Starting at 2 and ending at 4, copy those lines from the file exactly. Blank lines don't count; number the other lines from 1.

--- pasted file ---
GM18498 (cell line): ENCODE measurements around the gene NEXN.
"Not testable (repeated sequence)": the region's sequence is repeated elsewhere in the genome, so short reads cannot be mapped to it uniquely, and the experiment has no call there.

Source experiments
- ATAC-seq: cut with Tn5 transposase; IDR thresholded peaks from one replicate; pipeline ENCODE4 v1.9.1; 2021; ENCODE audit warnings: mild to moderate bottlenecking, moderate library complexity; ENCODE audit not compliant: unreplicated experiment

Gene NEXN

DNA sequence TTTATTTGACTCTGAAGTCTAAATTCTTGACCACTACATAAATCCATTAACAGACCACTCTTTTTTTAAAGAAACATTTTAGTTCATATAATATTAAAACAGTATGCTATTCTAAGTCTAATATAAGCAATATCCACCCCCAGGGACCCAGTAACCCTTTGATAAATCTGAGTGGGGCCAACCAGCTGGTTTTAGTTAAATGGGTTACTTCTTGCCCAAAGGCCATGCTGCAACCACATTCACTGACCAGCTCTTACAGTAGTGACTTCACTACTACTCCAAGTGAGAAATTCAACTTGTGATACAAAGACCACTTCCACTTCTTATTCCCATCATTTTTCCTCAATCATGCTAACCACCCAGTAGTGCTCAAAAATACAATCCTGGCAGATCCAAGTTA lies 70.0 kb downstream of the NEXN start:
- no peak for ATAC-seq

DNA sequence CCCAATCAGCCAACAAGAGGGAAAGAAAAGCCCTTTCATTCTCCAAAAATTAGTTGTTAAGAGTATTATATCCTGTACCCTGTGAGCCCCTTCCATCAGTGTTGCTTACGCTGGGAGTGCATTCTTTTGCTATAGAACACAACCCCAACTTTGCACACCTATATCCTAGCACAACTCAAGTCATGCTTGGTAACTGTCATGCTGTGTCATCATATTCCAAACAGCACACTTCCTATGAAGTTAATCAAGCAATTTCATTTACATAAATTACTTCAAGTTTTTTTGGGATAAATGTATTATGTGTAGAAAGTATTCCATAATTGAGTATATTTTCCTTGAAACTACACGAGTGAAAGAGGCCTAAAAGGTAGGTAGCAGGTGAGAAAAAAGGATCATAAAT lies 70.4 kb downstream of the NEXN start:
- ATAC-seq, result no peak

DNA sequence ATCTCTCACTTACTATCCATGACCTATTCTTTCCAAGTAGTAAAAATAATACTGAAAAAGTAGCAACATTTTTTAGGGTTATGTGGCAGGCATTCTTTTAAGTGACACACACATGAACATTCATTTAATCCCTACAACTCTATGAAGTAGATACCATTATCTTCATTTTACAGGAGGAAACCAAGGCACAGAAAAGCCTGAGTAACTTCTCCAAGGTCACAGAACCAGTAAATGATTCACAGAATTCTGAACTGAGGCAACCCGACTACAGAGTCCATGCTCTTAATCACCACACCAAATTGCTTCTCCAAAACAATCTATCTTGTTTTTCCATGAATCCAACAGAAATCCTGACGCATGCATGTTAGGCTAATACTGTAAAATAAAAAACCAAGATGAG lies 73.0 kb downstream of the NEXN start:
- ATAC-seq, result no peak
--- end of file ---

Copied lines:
"Not testable (repeated sequence)": the region's sequence is repeated elsewhere in the genome, so short reads cannot be mapped to it uniquely, and the experiment has no call there.

Source experiments
- ATAC-seq: cut with Tn5 transposase; IDR thresholded peaks from one replicate; pipeline ENCODE4 v1.9.1; 2021; ENCODE audit warnings: mild to moderate bottlenecking, moderate library complexity; ENCODE audit not compliant: unreplicated experiment